Julia Keller of Chicago Tribune – Pulitzer Prize

After carefully reading Keller’s article titled “Left in tatters by a tornado, a small town remembers, rebuilds and begins to recover,” she wrote about how a devastating tornado hit Utica, Illinois. In the article, she starts off by describing the scene that was present. I really like this because it sets the mood and draws the reader into the story. It describes a scene, a mood and even a feeling. She said:

“They picked at the pile, inch by inch, stone by stone, just in case. They thought they’d gotten to everyone who was alive, but you had to be sure. You had to. Buckets of debris were passed from hand to hand along chains firefighters. It began to rain, but nobody noticed.”

After the lead, she then reports about what happened in the city where she was at and also gave us a little more information about the facts of the tornado. One thing I liked about this feature story was the fact that she gave us a time diary about when the deceased were lifted out. She wrote:

At 6:59 a.m., they lifted out Jay Vezain.

At 7:04 a.m., Carol Schultheis.

At 11:12 a.m., Mike Miller Jr.

At 11:15 a.m., Larry Ventrice.

At 11:17 a.m., Beverly Wood.

At 11:22 a.m., Marian Ventrice.

At 11:25 a.m., Wayne Ball.

At 11:28 a.m., Helen Studebaker Mahnke.

To me, this makes the story more heartbreaking and detailed. It’s different to see this in an article and I actually really like it — it’s out of the box.

This story is incredibly long and I love how detail-oriented it is. The amount of scenery described, the feelings talked about and even the actions that were written about — everything was very somber and every well written.


MCOM 342 Homework – Webify TJ Story

Trump Rocks the Hill – The Johnsonian

by MiKayla Catoe January 9, 2016

GOP front-runner Donald Trump brought thousands of supporters – and many protesters – out to Winthrop Coliseum Friday evening. Hundreds of people waited for several hours in the cold before they were allowed to enter the rally.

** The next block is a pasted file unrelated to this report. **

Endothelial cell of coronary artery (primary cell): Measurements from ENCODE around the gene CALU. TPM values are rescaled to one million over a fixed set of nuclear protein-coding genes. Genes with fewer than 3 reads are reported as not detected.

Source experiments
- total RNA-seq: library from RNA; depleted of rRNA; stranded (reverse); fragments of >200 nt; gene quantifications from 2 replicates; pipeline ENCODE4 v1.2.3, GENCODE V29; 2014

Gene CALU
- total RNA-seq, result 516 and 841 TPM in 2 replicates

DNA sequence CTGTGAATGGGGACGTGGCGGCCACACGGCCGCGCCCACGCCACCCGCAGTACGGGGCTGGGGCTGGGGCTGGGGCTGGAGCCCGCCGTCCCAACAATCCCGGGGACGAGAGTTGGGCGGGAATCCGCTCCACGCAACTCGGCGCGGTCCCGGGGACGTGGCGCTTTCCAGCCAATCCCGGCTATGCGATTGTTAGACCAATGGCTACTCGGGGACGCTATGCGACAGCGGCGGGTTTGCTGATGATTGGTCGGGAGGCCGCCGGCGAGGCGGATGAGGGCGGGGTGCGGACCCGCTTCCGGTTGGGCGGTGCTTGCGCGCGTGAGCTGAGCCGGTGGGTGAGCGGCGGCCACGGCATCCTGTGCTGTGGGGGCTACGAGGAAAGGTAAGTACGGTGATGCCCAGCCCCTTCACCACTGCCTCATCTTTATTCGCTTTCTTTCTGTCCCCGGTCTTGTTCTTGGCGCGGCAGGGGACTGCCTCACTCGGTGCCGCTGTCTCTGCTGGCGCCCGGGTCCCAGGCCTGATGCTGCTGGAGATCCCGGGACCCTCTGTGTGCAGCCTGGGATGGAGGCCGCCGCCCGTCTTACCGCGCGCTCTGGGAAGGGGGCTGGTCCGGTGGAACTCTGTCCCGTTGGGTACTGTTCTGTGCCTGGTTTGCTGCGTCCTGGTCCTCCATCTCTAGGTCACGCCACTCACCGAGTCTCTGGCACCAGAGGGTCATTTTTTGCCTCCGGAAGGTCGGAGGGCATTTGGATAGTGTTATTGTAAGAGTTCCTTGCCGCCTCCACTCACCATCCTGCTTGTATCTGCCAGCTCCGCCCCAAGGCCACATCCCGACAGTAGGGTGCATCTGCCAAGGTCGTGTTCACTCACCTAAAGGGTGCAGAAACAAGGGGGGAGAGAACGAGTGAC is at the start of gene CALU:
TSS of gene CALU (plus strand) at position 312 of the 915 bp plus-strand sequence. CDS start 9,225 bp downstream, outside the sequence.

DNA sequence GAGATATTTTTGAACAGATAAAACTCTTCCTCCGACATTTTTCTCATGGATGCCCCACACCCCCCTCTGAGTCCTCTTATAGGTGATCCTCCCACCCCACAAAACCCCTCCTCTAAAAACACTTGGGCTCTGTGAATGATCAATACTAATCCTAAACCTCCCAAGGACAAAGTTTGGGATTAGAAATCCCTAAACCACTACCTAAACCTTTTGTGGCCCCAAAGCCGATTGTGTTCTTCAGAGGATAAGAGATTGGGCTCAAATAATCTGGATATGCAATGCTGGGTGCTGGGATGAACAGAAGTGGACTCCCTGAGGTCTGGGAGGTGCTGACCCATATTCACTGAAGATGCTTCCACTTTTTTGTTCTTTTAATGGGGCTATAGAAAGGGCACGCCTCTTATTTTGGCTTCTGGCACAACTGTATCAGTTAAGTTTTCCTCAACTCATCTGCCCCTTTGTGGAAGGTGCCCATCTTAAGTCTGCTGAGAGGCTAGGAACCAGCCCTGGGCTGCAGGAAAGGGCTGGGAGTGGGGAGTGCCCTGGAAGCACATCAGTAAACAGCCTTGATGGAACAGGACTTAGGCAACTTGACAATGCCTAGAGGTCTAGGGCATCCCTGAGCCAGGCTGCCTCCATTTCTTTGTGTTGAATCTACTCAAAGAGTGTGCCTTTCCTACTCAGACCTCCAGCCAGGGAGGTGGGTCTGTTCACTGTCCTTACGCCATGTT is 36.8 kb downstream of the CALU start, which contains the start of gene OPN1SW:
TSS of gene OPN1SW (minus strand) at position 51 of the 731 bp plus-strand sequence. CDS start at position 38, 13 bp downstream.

Vietnam veteran Jim Yates was waiting for Trump at 10 a.m., even though the event did not start for another nine hours.

“I waited because we have somebody here who supports what we actually need,” Yates said. “The people in office now are not doing what they should, and America needs somebody who can run a straight show.”

Susan Rieger of Chester was also one of those hundreds of supporters who were willing to wait in the cold to get a good seat.

“If it were snowing out I would still be standing here,” Rieger said. “I just love him and his beliefs on how he wants everyone to come into the United States legally.”

Supporters of Donald Trump showed up to the Winthrop Coliseum to hear the former businessman discuss why he should be the next President of the United States. Jacob Hallex/ The Johnsonian. SUPPORTERS OF DONALD TRUMP SHOWED UP TO THE WINTHROP COLISEUM TO HEAR THE FORMER BUSINESSMAN DISCUSS WHY HE SHOULD BE THE NEXT PRESIDENT OF THE UNITED STATES. JACOB HALLEX/ THE JOHNSONIAN.
However, several “hecklers” or attendees not in support of Trump’s campaign, were removed from the event during Trump’s speech.

The audience was instructed to chant “Trump” if they saw any sign of protest, which they did when Trump spoke on more serious matters including foreign policy.

A Muslim woman, Rose Hamid, from Charlotte was forced to leave the rally after people “Trumped” her into the spotlight. Hamid was wearing a Hijab, a religious headwrap, and a T-shirt with “I come in peace” printed on it and a yellow button with “Muslim” printed on it as well. She was videotaped in the audience silently standing while Trump suggested that Syrian refugees fleeing war in Syria were affiliated with ISIS.

Even though Hamid was not yelling or chanting, this was enough to have her ejected from the event. And while she was escorted from the event, many Trump supporters got in her face and were yelling offensive remarks as she quietly left the coliseum, according to an interview with Hamid on CNN.